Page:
Sunday, February 20, 2022

Toshiro Mifune at Film Forum: Red Sun

It is often referred to as a Spaghetti western, but since it was filmed in Spain by a British director, there must be some Manchego and Stilton in that pasta. Ramen too, thanks to Toshiro Mifune. He inadvertently helped establish spaghetti westerns, since he starred in Yojimbo, which was remade as A Fistful of Dollars (and sort of Django). Therefore, it was only fair that Mifune got to star in one. It is okay as western go, but the cast is stacked with legends. Mifune will have his vengeance while preserving his honor in Terence Young’s Red Sun, which screens Wednesday as part of Film Forum’s Mifune retrospective.

Link Stuart thought he was robbing an army payroll train with his shifty partner Gauche, but the former Frenchie gambler from New Orleans intends to keep the loot all for himself. Unwisely, he does not verify Stuart is completely 100% dead. On the other hand, he totally kills one of the samurai escorting the new Japanese ambassador to Washington on the train and steals the ceremonial sword meant as a gift for the president.

Honor demands his fellow samurai, Kuroda must recover the sword and return it to the ambassador in seven days. Kuroda also wants Gauche to taste his steel, for the sake of his late friend. Inconveniently, he will need the help of the uncooperative Stuart to track Gauche’s gang, but the samurai is persuasive.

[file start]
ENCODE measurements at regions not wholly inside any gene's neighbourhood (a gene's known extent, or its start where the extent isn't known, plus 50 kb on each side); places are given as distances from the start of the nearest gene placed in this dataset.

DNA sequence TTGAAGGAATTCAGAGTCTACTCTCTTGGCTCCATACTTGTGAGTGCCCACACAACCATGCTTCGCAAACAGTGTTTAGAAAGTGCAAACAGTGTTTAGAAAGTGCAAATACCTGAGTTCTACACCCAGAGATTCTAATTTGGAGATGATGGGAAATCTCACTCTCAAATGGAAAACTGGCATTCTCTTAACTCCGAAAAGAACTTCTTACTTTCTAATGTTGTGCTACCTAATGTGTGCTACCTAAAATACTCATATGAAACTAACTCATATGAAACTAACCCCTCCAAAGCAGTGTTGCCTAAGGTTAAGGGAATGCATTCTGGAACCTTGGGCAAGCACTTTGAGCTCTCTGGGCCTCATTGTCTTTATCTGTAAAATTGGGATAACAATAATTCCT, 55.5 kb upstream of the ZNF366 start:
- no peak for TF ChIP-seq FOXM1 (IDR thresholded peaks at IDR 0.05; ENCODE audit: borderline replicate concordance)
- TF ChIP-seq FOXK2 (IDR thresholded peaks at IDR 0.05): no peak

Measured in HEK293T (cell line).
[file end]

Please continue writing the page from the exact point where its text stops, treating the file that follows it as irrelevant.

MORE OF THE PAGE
Frankly, there is way too much bickering between Kuroda and Stuart during the first two acts. Just team up together already and get on with it. Nevertheless, Mifune and Charles Bronson (who co-starred in
The Magnificent Seven, adapted from The Seven Samurai, starring Mifune) are perfect as the two East-West vengeance seekers. Bronson is an anti-hero with the emphasis on anti. In contrast, Kuroda is a model of rectitude, but Mifune molds him into a figure of tragic nobility. He really is the only one we root for.

Alain Delon is smooth and slimy as the villainous Gauche, while Ursula Andress actually brings a bit of fieriness to Cristina, the femme fatale prostitute. However, Capucine might even be more seductive as her madam Pepita, who is also Stuart’s sometime squeeze. Plus, Tetsu Nakamura brings dignity as well as his super-employable English fluency to the film as the ambassador. So yes, that is a heck of a cast.

Frankly, the script credited to the battery of Denne Bart Petitclerc, William Roberts, and Lawrence Roman is no great shakes, but Young (best-known for Bond movies
Dr. No, From Russia with Love, and Thunderball) gives it a big look, with some striking shots of the duo riding through the Andalusian mountains. The third act is also rather cleverly ironic, in a appropriately spaghetti kind of way. For added coolness, his climatic action sequence set in a field of tall grass even evokes memories of Yojimbo.

Bronson has better westerns (including the under-appreciated
Breakheart Pass), but it is definitely Mifune’s best. Of course, his Chanbara samurai films are absolute classics. Regardless, the cast is amazing and they throw down in some satisfying old west shoot-outs. It is fun and it should look even better on a big screen. Recommended for fans of the all-star ensemble, Red Sun screens Wednesday (2/23) at Film Forum.